Writing about yourself: how not to fall into the I-ME trap

One of the most common among classic writing (and speaking) grammar goofs is the I or ME dilemma, when I-ME does something with someone else.

Is it you and I or you and me?

Did Dad and I go out for brunch yesterday, or was it Dad and me?

Without resorting to formal grammar jargon, here is a simplified but very easy to grasp illustration of the problem and its solutions…and scroll down if you want an easy trick to make sure you stay out of the I-ME trap from now on…

Writing quiz: which of the following are correct?

1.Deanna, Mike, Tom and I went to the movies last night.

2.The movie tickets were a gift to Tom and I from our friend Jason.

3.After the movie, Deanna, Mike, Tom and I went out for dinner.

4.Me and Tom chose burgers, but Deanna and Mike had pizza.

5.Tom and I had to send our burgers back because they weren’t cooked properly.

6.We began to think a choice of pizza might have been better for Tom and I!

7.When the burgers came back from the kitchen though, Tom and I really enjoyed them.

8.Afterwards we decided to try the same restaurant for lunch – a treat out for Deanna and I!

9.We went home at about 11 o’clock; the boys were tired but Deanna and me wanted to go to a club.

10.Tom went to sleep as soon as his head hit the pillow, but it was a TV movie for me…

OK – out of the 10 sentences, which are correct?

1, 3, 5, 7, 10. The others are wrong. Why?

To use just a soupçon of grammar-speak, you, dear reader, are I if you’re in the subject of a sentence, and ME if you’re in the object (which is part of the predicate, but let’s not go there now).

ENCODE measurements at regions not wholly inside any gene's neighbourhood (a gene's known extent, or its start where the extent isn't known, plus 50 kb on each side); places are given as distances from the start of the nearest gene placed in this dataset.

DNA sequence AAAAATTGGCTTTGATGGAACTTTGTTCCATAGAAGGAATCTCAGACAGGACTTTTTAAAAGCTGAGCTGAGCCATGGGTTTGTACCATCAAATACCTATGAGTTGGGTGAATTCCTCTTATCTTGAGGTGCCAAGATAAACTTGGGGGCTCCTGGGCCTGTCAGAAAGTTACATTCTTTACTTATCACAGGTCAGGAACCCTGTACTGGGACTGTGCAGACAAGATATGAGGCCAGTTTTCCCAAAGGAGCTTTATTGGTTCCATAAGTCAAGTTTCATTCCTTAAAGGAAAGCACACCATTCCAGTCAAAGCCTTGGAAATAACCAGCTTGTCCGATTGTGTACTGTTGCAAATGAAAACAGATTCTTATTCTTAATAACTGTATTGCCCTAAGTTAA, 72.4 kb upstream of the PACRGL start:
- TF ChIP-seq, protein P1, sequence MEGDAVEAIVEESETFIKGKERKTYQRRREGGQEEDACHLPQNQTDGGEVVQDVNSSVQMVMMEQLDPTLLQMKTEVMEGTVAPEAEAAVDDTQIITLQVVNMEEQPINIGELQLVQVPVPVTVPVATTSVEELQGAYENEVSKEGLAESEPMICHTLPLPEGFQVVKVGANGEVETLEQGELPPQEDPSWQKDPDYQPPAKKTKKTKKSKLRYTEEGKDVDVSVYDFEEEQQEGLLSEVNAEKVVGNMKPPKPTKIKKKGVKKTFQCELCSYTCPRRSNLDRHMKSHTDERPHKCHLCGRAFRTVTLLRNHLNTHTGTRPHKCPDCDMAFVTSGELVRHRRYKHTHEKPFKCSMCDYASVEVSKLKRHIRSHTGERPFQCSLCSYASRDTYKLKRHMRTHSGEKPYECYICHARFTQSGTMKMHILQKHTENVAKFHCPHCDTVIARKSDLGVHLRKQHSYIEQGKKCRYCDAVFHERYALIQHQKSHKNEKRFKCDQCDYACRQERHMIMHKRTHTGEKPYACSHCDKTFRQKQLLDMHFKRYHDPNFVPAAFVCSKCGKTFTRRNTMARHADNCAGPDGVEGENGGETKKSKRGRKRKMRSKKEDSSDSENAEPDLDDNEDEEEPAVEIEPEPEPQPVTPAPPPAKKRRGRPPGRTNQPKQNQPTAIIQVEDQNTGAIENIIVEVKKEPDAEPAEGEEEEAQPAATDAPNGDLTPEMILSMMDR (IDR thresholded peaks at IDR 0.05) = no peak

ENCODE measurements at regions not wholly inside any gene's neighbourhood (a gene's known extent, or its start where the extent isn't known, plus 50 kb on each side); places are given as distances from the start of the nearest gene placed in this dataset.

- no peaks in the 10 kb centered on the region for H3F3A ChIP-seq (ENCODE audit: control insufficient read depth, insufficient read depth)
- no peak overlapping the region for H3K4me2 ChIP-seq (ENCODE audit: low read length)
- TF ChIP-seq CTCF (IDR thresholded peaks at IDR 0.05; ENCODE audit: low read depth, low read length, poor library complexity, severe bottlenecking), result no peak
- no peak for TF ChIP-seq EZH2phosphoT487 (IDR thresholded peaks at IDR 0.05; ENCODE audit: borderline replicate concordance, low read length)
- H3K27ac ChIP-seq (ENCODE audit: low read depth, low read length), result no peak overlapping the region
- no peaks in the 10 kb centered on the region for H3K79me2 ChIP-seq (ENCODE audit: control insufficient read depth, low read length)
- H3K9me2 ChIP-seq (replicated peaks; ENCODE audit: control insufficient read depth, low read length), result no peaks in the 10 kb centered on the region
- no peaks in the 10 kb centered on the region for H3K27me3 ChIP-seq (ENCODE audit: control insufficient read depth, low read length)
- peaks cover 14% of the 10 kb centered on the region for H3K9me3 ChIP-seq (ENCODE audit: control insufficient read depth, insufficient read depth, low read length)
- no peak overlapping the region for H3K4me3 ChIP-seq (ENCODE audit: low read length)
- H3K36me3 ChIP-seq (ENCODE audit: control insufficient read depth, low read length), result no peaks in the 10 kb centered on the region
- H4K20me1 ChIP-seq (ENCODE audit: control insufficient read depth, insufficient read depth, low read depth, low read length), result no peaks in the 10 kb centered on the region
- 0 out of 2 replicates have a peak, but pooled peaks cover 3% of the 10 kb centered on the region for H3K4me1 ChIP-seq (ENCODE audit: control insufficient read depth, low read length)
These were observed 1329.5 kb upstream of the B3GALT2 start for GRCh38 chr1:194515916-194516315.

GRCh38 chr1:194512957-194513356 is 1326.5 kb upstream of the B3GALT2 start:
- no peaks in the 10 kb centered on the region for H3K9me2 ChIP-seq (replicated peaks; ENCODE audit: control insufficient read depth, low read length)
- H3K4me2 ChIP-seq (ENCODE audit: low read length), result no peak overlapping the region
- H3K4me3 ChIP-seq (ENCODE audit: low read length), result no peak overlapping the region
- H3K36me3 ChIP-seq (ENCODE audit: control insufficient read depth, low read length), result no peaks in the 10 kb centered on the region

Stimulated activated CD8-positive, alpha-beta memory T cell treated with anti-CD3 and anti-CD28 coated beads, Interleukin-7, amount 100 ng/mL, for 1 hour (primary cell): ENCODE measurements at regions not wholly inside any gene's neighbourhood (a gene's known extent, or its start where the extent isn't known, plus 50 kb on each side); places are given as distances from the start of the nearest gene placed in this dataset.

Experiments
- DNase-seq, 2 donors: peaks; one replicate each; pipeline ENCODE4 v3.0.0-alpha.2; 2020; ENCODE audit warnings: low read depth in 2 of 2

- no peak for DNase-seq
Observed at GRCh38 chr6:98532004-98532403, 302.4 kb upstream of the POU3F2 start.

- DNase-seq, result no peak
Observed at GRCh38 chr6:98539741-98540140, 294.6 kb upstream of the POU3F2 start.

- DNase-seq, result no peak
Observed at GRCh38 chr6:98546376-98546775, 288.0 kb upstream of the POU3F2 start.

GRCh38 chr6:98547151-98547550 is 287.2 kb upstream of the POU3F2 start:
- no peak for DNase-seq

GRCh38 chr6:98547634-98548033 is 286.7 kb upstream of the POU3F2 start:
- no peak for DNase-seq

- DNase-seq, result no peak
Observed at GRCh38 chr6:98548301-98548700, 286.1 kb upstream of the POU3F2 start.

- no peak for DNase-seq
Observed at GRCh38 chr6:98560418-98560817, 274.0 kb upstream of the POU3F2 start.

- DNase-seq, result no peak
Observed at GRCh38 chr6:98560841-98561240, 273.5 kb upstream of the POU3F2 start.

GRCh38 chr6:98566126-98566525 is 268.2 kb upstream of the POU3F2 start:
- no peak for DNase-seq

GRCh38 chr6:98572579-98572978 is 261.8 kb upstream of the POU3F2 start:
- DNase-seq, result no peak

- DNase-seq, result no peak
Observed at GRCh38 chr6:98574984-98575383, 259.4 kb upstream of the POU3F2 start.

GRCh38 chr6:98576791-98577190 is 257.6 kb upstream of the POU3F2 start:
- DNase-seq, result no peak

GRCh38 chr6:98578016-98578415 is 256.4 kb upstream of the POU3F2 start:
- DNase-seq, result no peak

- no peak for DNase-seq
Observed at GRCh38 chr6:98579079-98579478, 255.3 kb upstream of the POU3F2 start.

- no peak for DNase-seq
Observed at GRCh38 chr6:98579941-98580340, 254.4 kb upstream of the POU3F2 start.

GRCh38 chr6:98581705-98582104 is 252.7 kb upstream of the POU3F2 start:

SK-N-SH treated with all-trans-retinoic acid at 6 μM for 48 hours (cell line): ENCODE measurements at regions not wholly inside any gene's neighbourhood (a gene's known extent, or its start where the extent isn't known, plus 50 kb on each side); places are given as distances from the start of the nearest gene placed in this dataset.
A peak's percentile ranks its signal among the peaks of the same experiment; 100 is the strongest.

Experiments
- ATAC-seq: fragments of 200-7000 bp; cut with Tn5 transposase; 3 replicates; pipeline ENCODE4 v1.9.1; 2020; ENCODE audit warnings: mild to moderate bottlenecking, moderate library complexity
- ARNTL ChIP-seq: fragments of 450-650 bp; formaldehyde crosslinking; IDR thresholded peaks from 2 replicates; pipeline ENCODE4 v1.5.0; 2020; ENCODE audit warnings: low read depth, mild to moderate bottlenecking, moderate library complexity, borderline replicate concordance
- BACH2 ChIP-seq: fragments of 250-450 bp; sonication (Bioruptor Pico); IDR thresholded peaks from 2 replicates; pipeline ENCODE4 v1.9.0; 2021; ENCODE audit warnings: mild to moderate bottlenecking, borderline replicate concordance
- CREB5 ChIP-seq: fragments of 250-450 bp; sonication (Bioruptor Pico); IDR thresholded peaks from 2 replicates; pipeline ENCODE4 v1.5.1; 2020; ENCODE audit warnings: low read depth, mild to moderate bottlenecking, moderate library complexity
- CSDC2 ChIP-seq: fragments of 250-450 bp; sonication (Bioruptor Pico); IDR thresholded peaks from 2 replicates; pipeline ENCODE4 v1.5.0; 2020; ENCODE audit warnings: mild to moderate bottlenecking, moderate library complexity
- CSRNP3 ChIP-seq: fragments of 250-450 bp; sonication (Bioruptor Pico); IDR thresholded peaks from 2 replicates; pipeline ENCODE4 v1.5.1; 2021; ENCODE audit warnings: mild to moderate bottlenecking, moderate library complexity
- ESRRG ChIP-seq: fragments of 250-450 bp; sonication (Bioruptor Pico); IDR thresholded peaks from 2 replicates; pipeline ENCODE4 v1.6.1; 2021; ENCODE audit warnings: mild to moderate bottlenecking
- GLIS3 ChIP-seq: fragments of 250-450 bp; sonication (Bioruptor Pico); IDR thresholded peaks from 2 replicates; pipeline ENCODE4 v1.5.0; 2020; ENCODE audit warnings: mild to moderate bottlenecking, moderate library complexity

So here are the correct versions:

2.The movie tickets were a gift to Tom and me from our friend Jason. You and Tom are part of the object here.

4.Tom and I chose burgers, but Deanna and Mike had pizza. You’re part of the subject in the first bit (clause). And it’s seen as rather rude to put yourself first as in “me and Tom!”

6.We began to think a choice of pizza might have been better for Tom and me! The object again…

8.Afterwards we decided to try the same restaurant for lunch – a treat out for Deanna and me. Ditto.

9.We went home at about 11 o’clock; the boys were tired but Deanna and I wanted to go to a club. Despite being near the end of the sentence, you and Deanna are the subject.

And now for that good old writing trick ….

When in doubt, just take out the other person – and you’ll soon see which is correct. For example…

2.The movie tickets were a gift to (Tom and) I from our friend Jason ???

4.Me (and Tom) chose burgers, but Deanna and Mike had pizza ???

6.We began to think a choice of pizza might have been better for (Tom and) I ???

8.Afterwards we decided to try the same restaurant for lunch – a treat out for (Deanna and) I ???

9.We went home at about 11 o’clock; the boys were tired but (Deanna and) me wanted to go to a club ???

Simple, really. Well worth remembering…

What other tricks do you know that can help people get their grammar right?

Please share!

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